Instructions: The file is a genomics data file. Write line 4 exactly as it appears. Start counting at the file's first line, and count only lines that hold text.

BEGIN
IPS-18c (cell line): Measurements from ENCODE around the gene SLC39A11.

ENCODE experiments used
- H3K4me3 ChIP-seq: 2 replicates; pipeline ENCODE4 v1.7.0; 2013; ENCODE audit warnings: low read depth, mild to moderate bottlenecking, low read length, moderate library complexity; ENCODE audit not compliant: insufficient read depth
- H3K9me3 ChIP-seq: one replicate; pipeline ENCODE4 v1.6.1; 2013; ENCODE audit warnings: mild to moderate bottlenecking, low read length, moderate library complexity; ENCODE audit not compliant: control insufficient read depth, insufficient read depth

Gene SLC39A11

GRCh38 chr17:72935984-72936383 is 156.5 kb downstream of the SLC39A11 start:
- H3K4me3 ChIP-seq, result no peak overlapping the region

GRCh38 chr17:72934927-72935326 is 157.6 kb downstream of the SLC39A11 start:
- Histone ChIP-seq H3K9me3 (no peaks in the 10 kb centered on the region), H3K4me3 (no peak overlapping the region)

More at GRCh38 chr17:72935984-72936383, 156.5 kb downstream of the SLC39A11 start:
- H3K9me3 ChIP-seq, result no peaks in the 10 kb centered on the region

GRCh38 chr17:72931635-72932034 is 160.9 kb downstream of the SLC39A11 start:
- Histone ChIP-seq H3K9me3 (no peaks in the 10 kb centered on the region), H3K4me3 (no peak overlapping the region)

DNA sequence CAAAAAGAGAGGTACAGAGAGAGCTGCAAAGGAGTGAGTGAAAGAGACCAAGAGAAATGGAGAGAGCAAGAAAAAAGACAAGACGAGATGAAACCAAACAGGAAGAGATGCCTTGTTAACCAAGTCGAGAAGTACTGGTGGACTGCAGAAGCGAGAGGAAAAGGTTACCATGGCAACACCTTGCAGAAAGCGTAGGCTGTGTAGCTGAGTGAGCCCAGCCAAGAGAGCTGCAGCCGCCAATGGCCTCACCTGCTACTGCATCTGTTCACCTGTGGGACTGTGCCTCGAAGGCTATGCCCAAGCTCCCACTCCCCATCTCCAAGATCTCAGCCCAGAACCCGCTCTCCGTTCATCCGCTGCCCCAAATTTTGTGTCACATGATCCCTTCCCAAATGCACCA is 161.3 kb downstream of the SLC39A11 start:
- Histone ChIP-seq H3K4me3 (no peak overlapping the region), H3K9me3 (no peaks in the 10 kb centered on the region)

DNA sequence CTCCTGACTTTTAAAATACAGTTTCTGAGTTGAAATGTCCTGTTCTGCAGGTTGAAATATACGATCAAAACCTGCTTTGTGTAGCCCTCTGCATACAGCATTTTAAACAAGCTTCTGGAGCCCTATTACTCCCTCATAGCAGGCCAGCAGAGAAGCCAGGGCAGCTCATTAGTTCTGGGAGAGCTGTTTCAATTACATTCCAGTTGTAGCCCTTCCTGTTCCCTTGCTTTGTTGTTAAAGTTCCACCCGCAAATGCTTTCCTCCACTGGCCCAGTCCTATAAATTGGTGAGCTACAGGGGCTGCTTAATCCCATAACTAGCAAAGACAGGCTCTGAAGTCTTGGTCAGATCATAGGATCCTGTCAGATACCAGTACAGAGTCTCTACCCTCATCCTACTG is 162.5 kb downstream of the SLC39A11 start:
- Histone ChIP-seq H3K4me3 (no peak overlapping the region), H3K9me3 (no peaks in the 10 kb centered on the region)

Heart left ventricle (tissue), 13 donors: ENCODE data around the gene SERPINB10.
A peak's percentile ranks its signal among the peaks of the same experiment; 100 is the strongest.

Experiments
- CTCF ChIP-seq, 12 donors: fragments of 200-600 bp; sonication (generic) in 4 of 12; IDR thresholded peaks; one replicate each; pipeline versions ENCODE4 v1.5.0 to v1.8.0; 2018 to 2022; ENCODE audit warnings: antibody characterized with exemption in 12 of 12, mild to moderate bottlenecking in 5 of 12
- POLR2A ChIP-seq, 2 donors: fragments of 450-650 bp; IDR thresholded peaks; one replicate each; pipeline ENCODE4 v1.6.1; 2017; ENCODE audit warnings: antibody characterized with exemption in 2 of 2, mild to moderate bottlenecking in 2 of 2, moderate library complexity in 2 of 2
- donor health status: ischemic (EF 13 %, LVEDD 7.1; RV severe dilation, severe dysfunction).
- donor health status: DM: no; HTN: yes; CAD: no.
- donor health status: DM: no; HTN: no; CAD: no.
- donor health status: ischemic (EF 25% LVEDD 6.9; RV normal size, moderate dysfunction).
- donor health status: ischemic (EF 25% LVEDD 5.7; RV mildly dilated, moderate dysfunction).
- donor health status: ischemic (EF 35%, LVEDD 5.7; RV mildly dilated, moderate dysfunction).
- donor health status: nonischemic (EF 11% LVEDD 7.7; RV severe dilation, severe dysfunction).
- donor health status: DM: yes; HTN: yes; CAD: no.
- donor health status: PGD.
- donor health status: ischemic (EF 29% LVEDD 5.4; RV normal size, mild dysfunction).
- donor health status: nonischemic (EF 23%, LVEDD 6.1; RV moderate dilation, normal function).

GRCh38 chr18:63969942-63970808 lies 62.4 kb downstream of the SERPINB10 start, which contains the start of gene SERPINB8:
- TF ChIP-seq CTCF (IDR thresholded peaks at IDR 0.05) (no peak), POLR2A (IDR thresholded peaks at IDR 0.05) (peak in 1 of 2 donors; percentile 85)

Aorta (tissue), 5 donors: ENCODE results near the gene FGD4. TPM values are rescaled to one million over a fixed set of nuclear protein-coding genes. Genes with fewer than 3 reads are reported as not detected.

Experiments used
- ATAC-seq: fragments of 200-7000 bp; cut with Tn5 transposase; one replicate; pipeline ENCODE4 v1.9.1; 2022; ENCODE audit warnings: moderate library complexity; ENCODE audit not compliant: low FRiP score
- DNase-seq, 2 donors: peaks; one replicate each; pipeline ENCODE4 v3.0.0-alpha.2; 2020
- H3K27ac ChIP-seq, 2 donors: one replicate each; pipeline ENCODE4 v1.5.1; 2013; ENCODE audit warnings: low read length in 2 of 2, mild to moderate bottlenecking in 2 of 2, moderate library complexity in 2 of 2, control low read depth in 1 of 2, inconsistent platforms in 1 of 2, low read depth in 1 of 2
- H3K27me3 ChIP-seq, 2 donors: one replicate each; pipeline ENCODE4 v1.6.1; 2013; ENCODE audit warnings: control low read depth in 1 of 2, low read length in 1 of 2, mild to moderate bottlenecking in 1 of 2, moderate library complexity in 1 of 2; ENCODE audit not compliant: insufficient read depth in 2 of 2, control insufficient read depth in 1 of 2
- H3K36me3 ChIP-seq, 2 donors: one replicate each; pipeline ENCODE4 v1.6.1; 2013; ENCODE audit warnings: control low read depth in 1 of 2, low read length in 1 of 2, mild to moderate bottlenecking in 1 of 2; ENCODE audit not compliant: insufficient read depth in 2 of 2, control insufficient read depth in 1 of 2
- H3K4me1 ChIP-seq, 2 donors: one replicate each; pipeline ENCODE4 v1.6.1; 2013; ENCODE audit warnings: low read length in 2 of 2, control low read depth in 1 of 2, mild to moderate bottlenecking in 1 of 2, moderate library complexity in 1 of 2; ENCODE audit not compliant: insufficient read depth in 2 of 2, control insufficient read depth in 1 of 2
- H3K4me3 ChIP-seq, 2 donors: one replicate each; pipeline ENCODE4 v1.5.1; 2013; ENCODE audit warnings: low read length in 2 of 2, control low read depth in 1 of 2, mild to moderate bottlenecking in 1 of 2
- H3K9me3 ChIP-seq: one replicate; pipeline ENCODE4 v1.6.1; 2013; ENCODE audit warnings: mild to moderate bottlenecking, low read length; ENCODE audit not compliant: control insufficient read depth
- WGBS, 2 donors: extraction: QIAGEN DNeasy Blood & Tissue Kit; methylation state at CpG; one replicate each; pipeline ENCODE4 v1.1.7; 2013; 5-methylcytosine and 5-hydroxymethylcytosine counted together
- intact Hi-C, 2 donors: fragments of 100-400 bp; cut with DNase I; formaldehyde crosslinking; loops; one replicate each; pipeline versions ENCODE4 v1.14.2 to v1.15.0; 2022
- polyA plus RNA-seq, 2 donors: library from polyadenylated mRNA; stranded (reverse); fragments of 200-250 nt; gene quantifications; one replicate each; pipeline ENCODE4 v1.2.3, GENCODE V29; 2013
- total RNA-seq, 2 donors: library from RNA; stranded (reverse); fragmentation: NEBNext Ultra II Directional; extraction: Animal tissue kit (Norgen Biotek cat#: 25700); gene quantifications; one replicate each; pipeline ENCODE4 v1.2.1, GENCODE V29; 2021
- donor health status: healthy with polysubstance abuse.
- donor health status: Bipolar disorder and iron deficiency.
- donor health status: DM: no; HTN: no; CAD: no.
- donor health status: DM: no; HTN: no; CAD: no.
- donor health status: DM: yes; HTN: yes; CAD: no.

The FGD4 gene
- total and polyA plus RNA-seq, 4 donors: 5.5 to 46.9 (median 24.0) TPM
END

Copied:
- H3K9me3 ChIP-seq: one replicate; pipeline ENCODE4 v1.6.1; 2013; ENCODE audit warnings: mild to moderate bottlenecking, low read length, moderate library complexity; ENCODE audit not compliant: control insufficient read depth, insufficient read depth